Sunday, June 2, 2019

RECIPE: Chive Blossoms!

Our chives are starting to blossom!  Did you know that the blossoms are edible?

They taste like chives, but milder. 

And they make a beautiful lavender-colored garnish.

I've never seen chive blossoms in a grocery store, but the chives in our farm store now include the buds, and the chive buds in our garden have started to open.  I cut the flower stalks off at the soil line to prevent the plant from going to seed which encourages the plant to continue producing leaves. 

Their season is short, so take advantage of them NOW!  
Here's how to get the most out of them:

IF THE BUDS ARE OPEN when you bring them in, you will need to wash them - tiny bugs DO hide inside the florets.  Plunge them into water and swish them around several times.  Dry thoroughly.  

IF THE BUDS ARE STILL CLOSED you can keep them from opening by storing them in the fridge, wrapped in moist paper towels.  They will stay unopened for a week or two.  There won't be bugs inside the closed buds so you don't need to wash them before using unless there is dirt on the outside of the buds.

If you WANT THE BUDS TO OPEN, put them into a glass of tepid water and leave them on the counter.  They'll open in a day or two.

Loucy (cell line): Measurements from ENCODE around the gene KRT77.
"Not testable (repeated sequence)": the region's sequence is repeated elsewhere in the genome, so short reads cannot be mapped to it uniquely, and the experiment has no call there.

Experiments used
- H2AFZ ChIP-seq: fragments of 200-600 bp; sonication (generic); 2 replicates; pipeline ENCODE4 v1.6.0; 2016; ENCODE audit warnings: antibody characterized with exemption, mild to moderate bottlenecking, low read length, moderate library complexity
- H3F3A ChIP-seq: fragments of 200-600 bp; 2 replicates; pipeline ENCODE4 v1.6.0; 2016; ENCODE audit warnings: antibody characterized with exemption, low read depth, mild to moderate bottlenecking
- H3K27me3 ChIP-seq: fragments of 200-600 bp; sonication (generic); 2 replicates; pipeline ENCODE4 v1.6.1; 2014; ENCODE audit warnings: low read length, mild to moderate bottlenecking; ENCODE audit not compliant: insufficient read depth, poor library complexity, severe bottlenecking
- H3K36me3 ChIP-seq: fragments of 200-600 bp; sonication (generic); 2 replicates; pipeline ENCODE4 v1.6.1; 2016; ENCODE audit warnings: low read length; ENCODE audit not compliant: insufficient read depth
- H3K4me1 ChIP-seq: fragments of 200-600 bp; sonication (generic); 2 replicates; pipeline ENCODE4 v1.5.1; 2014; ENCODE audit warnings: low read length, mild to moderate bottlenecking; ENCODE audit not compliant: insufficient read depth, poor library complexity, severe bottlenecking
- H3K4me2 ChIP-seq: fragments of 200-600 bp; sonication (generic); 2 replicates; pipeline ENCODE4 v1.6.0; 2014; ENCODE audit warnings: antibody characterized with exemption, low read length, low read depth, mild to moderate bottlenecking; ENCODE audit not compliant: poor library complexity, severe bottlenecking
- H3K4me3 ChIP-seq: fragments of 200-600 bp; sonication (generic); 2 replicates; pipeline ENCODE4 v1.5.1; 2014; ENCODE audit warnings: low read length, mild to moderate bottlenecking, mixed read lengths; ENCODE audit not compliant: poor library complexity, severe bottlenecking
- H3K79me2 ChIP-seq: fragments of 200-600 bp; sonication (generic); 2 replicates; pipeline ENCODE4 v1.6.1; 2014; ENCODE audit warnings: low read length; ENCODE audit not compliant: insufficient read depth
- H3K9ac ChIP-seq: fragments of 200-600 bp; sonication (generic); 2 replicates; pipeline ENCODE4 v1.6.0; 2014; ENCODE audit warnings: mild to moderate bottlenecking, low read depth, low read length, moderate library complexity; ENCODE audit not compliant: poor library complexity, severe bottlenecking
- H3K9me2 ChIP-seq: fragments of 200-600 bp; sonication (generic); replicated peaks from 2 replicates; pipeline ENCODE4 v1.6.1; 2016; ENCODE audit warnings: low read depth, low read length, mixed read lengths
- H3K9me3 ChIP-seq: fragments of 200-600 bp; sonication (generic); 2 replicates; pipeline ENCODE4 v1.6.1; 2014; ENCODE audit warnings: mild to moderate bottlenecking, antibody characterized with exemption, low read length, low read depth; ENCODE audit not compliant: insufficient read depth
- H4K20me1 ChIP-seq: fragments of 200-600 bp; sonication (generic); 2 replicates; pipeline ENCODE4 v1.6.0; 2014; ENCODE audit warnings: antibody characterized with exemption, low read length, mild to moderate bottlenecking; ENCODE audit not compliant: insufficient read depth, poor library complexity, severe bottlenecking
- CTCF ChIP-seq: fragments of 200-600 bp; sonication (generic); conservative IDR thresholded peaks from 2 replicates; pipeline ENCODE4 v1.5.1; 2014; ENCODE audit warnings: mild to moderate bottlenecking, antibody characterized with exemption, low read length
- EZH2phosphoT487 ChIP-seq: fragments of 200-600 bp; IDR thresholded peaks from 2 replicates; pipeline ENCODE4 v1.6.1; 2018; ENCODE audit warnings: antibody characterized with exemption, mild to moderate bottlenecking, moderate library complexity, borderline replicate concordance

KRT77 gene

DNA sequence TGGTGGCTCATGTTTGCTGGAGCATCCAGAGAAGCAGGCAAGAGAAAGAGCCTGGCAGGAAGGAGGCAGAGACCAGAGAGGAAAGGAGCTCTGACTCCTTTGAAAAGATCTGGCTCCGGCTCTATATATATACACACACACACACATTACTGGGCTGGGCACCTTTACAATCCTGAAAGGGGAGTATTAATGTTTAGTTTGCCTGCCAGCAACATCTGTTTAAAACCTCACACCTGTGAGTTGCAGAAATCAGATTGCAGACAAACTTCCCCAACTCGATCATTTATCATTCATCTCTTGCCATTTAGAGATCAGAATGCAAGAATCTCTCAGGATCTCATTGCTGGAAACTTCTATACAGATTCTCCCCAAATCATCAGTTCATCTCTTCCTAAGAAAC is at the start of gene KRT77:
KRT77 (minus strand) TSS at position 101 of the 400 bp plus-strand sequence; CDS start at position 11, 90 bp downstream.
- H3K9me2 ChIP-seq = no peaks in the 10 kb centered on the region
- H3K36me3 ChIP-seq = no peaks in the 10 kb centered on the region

ONCE THE BUDS ARE OPEN, you need to use the flowers quickly or they will ferment.  I have kept them packed into a Weck jar for a week, tops.

To 'harvest' the florets, grasp the base of the flower in one hand, grasp the florets between your thumb and forefinger of the other hand, and pull gently.  Some of them will still have the tiny stem attached, but that's OK, the tiny stem is edible.  The stalk and the papery membrane covering the bud are not palatable.

Use them anywhere you would use chives: 

Sprinkle them over salad, soup, scrambled eggs, mashed potatoes, or sauteed vegetables.  

Stir them into softened butter, then freeze in ice cube trays to use later.

Stir them into softened cream cheese or sour cream.

Stir into risotto, or Alfredo sauce for pasta.

Stir them into deviled egg filling.

Preserve them in vinegar.

Pictured below is an asparagus soup with chive blossom garnish served at a local restaurant.

Asparagus cream soup with chive blossom garnish

Here are some of my favorite recipes:

Chive blossom Alfredo sauce for pasta
Pesto and Chive Blossom Aioli
Chive blossom mayonnaise
Almond and chive blossom pesto
Chive blossom vinegar (if you use ACV, it will not have that gorgeous lavender color)

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